I finally made a trip down to the old Powerhouse building to view the new Cleveland Aquarium. I knew that going on a weekend (Saturday in my case) would most likely mean a larger crowd and that was definitely the case. I brought my mother along so she could see the Aquarium for the first time as well. At $21.95 for adults and $15.95 for children (ages 2-12), the entry fee for a family of four can cost you a decent investment. The Admission fee may scare a few people away but the rates are on par with Aquariums in other cities.
If you do decide on visiting the Aquarium on the weekend, purchase your tickets online athttps://secure.greaterclevelandaquarium.com/ to avoid long ticket lines. My mother and I did not purchase tickets in advance and we waited about 10-15 minutes in line to purchase tickets. The new Aquarium is located in the basement level of the Powerhouse building – where the old Howl at the Moon use to be . Moving at an average pace should get you through the exhibit in about an hour and a half.
The layout is divided into four zones. The first room includes a few tanks that hold fish local to our area (Bluegill, Sunfish, Walleye, Largemouth Bass, Smallmouth Bass, Crappie, etc…). If you’ve fished any of the Ohio waters you’ll be able to recognize a vast majority of the fish species in this zone.
The second zone includes reptiles and fish that you would find in swampy areas (catfish, alligators, etc..). In the center of this room is a large aquarium that you can look into from up above (open aquarium). This aquarium is in the center of the zone 2 room and is oval in shape.
Before entering zone 3 you’ll walk under the Powerhouse smokestack that contains an exhibit of spiny lobsters on the ceiling of the corridor. I added two photos from this area (the smokestack and the lobsters) and you can view the large version by clicking on the thumbnail image to the right.
Zone 3 is where you will find the touch pool. You can touch several types of starfish, stingrays, crabs and a few other species of crustaceans in the touch pool (supervised by an Aquarium staff member of course). Kids usually get a kick out of this zone and plan on spending a decent amount of time here. This, unfortunately, will likely be the most crowded part of the exhibit. In this zone you’ll also come across a few reptiles such as the Bearded Dragon and a few caiman. This area is separated into three sub-zones: Florida Keys, Weird and Wonderful, and Coastal Salt-water fish.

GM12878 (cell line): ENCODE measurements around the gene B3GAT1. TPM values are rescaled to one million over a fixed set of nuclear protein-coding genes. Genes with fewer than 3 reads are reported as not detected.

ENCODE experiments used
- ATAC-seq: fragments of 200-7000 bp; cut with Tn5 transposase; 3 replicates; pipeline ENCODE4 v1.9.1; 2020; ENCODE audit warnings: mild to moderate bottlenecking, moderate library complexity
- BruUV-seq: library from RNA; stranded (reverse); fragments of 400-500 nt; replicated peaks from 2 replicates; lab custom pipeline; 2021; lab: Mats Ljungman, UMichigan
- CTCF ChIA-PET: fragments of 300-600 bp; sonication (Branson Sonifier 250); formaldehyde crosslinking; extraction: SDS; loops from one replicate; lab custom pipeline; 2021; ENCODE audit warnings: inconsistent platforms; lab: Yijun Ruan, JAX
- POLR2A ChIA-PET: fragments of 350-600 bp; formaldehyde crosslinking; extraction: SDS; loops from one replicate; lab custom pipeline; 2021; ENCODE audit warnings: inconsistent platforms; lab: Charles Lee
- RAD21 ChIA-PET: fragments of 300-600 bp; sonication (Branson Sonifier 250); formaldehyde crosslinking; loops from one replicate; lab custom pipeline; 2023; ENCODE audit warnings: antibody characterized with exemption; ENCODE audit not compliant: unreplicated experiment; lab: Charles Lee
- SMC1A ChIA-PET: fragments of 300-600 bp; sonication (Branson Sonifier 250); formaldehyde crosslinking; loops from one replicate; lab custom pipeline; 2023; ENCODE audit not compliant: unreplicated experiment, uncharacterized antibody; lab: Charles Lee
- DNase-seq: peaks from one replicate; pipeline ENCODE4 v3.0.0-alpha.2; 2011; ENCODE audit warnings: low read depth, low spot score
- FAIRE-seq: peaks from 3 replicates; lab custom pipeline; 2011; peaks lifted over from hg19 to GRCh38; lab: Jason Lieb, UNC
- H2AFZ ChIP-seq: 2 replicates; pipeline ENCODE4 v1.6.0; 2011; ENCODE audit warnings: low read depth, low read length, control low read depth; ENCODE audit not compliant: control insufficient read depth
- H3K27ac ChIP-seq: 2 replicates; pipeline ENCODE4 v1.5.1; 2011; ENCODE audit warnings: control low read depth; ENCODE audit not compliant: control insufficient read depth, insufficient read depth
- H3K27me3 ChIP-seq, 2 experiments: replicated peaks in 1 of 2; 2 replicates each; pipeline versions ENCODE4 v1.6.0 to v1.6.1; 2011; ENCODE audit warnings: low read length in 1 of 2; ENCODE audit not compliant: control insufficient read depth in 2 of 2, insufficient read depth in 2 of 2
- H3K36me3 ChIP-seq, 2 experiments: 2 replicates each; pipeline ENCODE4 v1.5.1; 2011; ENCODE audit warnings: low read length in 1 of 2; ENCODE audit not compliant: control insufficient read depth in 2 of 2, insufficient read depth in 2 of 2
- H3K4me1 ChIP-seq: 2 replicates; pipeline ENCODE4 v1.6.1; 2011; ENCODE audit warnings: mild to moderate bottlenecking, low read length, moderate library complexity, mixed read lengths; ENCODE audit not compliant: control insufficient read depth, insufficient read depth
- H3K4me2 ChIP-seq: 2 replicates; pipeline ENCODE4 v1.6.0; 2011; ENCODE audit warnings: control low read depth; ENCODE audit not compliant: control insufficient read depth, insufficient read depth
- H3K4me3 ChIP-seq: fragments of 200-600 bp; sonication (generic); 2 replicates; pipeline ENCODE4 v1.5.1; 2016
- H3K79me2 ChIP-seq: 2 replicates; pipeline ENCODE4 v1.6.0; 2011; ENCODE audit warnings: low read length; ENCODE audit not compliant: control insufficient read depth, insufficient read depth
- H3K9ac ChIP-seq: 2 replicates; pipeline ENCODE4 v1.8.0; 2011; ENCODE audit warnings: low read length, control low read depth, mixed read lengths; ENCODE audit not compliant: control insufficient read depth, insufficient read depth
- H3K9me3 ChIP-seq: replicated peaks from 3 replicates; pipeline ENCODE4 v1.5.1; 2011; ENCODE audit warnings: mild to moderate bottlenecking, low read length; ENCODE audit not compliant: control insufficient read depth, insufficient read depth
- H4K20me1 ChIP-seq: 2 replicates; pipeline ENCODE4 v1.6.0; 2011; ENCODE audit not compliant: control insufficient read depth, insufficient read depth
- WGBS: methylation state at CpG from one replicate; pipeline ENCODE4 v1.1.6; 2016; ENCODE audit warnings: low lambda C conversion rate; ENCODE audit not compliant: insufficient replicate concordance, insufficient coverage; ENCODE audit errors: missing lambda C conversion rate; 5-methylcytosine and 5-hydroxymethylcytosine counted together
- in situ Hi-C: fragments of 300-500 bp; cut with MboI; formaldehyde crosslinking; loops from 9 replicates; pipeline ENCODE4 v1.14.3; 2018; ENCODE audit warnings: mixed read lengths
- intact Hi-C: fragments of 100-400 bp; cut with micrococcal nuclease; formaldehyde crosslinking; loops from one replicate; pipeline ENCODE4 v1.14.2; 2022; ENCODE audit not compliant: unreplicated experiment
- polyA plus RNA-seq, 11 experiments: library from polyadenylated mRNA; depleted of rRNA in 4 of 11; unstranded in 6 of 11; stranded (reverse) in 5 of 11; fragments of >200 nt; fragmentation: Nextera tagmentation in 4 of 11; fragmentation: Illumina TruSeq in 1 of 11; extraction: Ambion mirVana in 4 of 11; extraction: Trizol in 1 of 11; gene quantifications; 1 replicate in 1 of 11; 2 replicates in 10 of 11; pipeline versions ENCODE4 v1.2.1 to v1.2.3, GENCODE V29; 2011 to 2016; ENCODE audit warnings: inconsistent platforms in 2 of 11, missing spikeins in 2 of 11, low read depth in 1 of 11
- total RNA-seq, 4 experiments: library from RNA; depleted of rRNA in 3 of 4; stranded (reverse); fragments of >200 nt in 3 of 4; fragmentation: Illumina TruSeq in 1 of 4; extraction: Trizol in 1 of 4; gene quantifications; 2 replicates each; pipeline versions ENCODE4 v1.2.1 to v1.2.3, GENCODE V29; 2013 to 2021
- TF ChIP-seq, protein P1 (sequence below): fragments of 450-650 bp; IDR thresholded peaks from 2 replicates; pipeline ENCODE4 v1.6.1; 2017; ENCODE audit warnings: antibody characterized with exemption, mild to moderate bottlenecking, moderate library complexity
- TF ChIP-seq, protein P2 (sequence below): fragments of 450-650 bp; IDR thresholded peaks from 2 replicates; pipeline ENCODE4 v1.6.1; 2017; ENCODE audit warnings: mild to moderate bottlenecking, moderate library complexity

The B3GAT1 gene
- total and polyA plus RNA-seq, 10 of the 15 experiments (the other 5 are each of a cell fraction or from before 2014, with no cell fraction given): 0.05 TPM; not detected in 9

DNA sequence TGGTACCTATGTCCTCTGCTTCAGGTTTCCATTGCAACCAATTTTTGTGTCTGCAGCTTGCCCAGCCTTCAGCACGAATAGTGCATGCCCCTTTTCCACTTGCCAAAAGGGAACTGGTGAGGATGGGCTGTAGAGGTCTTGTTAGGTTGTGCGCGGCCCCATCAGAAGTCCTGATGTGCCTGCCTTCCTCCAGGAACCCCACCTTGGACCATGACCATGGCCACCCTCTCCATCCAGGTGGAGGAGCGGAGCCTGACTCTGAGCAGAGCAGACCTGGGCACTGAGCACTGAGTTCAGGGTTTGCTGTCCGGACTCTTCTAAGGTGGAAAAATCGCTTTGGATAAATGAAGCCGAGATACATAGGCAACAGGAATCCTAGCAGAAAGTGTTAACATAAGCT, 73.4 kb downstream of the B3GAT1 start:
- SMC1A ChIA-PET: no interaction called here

The fourth zone is where you’ll find the sharks. This zone features a 150-foot-long plexiglas tunnel (SeaTube) where you can view sharks 180 degrees around you. Walking through this zone places you right inside a salt habitat that host over 15 sharks.
My only complaint, other than the crowd, was that the Aquarium did not have enough signs describing what species of fish was in each tank.
I’m not sure if the Aquarium allows tripods but even if they did, I wouldn’t use one. Fish are constantly moving and a slow shutter speed will not work for you. Your best bet is to bring in a fast lens (F2.8 or faster) and shoot wide open. Image stabilization will be of no help when things you’ll be photographing are constantly moving.
I used three different lenses during my tour throughout the Aquarium. The Canon 24-70 F2.8L, Canon 50mm F1.4, and the Canon 70-200 F2.8L IS were my lenses of choice. I did not, nor I would recommend, use flash photography. The flash will reflect off of the glass and you won’t get good results. Use your camera’s ISO to your advantage and try to keep the shutter speed up (no slower than 1/50th). Most of my images where shot at high ISO (between 1600 and 3200), large apertures (F2.0 to F2.8 – with the exception of the tower shot), and shutters speeds between 1/50th and 1/200th sec).
The color temperature will range from 3000K to 4000K (depending on what zone you’re in). There’s a ton of green water all around and your images will have a green cast as a result. You can either do a color shift in-camera or add magenta in post to offset the over green look. Chances are pretty good that you’ll most likely be posting your images online (not for print) so don’t be afraid to use your cameras HIGH ISO settings. DON’T pixel peep. You won’t see much noise in small web images (especially on Facebook).
You can view a selection of photos below or you can go directly to my online gallery at http://digitalphotosbydale.smugmug.com/Places-Parks-Museums/Cleveland-Aquarium/
If you want to view the EXIF data of any shot, go to the link listed above, hover over the large preview image on the right side of the gallery page and click the I (for Information) icon. This will display a toolbar listing all of my camera’s EXIF data.
The image listed below is the layout of the Greater Cleveland Aquarium. This graphic was downloaded from http://storify.com/newsheraldinoh/greater-cleveland-aquarium